This has led to a renaissance of research interest in  metal batteries: Lithium metal anodes have a much higher theoretical capacity than the graphite anodes in commercial use now. There are still technological hurdles associated with lithium metal anodes. In liquid-based batteries, for example, lithium dendrites (or arms) can grow which might short-circuit the battery and even lead to fires and explosions. That’s where solid-state inorganic electrolytes have come in: they are significantly safer, and a garnet-type (type of structure) ceramic Li7La3Zr2O12, better known as LLZO, is now widely regarded as a promising solid-state  material for its high ionic conductivity and compatibility with Li metal. However, producing high-density LLZO electrolytes requires very high sintering temperatures, as high as 1200 °C. This is both energy inefficient and time-consuming, making large-scale production of LLZO electrolytes difficult. In addition, the poor physical contact between brittle LLZO electrolytes and the electrode materials usually results in high interfacial resistance, greatly limiting their application in all-solid-state Li-metal batteries.

…Though challenges remain, the team say that the mechanical robustness and operability of the flexible composite sheet at a wide range of temperatures makes it a promising electrolyte for Li-metal batteries. The simplicity of this new synthesis method may mean that we will see high capacity  on the market sooner than we think.



Cameco halts Canadian uranium plant

Canadian uranium miner Cameco (TSX:CCO) (NYSE:CCJ) is placing its plant at the Port Hope conversion facility in Ontario on a temporary safe shutdown for four weeks.

The move comes as the company faces the increasing challenge of maintaining an adequate workforce as a result of screening protocols and other measures to combat the covid-19 pandemic.

Since the majority of the UO3 produced at the Blind River refinery is used to produce UF6 at the conversion facility, the refinery’s production would also be temporarily suspended and, where possible, summer maintenance work started.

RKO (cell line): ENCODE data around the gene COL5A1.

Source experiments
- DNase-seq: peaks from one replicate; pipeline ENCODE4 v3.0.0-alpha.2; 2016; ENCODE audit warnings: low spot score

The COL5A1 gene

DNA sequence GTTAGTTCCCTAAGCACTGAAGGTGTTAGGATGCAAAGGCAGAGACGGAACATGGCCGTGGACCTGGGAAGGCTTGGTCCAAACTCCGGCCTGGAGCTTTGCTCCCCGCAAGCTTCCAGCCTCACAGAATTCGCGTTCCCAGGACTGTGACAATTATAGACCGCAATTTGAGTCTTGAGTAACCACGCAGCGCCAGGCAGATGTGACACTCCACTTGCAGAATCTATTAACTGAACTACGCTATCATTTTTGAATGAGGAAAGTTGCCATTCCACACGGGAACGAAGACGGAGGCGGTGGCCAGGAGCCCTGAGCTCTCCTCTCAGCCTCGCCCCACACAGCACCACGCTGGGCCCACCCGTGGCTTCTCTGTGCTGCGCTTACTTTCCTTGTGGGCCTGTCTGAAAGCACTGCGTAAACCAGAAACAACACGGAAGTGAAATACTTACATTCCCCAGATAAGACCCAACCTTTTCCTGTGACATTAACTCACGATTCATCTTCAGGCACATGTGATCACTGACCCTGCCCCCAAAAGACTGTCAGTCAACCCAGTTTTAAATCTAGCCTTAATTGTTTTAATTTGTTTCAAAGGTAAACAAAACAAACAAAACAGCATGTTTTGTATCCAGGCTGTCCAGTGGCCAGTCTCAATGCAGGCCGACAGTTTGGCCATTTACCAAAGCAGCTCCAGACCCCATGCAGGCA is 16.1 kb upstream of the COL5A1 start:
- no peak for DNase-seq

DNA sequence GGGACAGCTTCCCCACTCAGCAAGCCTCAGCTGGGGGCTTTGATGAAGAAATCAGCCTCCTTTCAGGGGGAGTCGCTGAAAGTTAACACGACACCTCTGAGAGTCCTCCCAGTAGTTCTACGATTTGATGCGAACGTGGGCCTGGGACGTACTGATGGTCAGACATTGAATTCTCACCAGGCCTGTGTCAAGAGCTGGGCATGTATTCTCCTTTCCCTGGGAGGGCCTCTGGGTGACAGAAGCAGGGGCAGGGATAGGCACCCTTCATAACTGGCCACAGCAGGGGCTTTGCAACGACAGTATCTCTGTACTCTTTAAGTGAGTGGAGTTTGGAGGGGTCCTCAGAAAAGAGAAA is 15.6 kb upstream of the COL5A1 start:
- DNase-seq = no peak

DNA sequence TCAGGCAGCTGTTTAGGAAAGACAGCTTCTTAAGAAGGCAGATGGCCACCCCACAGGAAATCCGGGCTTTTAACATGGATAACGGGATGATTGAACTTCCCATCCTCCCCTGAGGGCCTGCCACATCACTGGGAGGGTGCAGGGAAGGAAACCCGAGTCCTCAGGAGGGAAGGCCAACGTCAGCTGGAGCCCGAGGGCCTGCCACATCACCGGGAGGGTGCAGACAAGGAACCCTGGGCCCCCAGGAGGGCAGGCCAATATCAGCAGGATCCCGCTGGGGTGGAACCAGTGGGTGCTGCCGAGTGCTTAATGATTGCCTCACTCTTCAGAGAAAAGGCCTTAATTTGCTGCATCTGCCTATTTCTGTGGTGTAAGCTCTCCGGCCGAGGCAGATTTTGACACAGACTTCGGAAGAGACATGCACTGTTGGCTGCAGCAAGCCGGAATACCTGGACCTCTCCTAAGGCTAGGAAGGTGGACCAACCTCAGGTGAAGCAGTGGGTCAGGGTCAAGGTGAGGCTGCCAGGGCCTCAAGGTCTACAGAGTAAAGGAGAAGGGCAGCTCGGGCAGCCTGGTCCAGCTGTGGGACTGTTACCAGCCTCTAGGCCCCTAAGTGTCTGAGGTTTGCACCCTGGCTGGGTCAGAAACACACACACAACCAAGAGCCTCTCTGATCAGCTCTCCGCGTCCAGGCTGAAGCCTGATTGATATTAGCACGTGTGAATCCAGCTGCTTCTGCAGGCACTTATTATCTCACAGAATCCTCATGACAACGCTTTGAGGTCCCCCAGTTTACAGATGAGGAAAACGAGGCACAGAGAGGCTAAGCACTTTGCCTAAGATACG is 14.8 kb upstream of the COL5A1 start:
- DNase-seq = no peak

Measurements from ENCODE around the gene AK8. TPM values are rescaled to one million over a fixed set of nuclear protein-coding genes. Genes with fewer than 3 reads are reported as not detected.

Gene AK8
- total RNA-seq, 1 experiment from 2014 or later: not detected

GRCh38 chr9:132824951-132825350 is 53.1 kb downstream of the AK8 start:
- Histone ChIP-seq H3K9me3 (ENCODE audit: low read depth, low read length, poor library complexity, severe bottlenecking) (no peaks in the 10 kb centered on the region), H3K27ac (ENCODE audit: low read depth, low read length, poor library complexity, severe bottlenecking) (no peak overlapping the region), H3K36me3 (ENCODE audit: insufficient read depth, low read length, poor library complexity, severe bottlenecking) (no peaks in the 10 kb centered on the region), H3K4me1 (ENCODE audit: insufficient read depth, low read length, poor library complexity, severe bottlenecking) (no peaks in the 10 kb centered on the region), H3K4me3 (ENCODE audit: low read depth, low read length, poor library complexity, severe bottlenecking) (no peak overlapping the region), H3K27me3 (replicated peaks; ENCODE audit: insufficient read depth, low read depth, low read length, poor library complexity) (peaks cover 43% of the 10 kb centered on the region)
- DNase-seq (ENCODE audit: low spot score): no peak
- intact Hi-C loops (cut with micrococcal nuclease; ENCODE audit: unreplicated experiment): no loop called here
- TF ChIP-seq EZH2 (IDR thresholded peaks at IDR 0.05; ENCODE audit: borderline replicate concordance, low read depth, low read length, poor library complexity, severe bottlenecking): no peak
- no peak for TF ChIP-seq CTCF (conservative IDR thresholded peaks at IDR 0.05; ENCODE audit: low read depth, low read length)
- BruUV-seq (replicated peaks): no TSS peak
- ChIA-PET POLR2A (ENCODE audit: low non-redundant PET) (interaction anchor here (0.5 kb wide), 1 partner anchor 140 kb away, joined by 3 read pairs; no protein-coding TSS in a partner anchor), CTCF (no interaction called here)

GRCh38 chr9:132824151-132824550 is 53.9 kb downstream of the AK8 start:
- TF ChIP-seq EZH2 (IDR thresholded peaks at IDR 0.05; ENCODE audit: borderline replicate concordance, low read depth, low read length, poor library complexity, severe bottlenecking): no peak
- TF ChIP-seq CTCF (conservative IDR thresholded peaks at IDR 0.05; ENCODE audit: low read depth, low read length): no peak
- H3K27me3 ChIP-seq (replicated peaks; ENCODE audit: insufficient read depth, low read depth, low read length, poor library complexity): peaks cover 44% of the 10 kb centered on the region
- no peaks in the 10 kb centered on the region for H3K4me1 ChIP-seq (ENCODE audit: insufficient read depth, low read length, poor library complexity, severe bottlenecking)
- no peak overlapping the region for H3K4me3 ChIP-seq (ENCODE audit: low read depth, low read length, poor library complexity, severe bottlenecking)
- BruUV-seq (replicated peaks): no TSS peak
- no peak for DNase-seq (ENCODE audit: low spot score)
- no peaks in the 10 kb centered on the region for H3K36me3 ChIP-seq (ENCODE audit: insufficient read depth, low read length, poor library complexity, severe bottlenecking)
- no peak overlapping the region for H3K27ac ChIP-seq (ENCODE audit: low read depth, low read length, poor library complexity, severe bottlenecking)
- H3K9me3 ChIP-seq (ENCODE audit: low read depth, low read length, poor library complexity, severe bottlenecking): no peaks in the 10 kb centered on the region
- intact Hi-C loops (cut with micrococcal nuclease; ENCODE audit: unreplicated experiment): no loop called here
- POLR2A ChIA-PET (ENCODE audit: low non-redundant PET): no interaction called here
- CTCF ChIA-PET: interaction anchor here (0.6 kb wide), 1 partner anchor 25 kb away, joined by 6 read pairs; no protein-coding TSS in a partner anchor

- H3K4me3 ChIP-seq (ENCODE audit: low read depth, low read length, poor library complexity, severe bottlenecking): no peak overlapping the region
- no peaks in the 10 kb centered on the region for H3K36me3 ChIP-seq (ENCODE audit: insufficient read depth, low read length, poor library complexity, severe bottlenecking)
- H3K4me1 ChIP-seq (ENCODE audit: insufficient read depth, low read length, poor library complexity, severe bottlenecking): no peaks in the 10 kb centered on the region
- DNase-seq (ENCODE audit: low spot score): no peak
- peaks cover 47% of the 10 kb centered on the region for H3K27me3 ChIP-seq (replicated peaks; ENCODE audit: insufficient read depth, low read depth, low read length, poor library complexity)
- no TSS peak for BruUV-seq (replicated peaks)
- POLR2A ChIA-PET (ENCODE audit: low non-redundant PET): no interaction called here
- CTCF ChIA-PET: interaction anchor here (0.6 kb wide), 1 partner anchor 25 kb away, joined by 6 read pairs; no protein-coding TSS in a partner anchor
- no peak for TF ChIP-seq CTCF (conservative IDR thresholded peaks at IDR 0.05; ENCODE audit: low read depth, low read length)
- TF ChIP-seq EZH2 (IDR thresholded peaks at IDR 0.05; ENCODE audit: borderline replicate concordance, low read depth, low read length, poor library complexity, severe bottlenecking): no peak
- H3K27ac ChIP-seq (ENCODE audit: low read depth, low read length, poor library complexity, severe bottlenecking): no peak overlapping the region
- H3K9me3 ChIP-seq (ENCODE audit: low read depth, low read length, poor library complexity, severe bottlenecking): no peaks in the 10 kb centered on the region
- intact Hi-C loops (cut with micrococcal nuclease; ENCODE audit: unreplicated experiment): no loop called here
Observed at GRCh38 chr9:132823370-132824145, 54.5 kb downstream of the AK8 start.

“The UF6 plant is designed for continuous operation, and we need to prevent unplanned interruptions arising from personnel shortages,” Cameco’s chief executive, Tim Gitzel, said on Wednesday.


While production at the refinery is temporarily suspended, the operation will remain open to receive uranium concentrate deliveries, Cameco said.

The news come a day after uranium giant Kazatomprom said it expected to produce about 4,000 tonnes, or 17.5% less this year as measures designed to curb the spread of the novel coronavirus has hit operations.

The Kazakhstan-based producer’s guidance for 2020 was 22,750 to 22,800 tonnes, on a 100% basis.

Kazatomprom said it would provide updated production revenue, capital expenditure and costs targets on May 4. Last year, Kazakhstan accounted for more than 42% of the world’s uranium output.

Cameco had said on Tuesday the Kazatomprom cuts would also weigh on its 40% ownership in the Inkai Joint Venture, an in-situ recovery uranium mine in Kazakhstan. The mine is expected to produce about 12% fewer pounds this year, translating to about 600,000lb less uranium oxide for the miner’s account.

Last week, Cameco announced the closure for a month of Cigar Lake, which produces about 13% of global uranium mine supply. This was followed by a 21-day lockdown of mines in another important uranium supplier, Namibia.

Before the announced output cuts, Cameco expected to buy 4.9 million pounds of uranium on the spot market this year.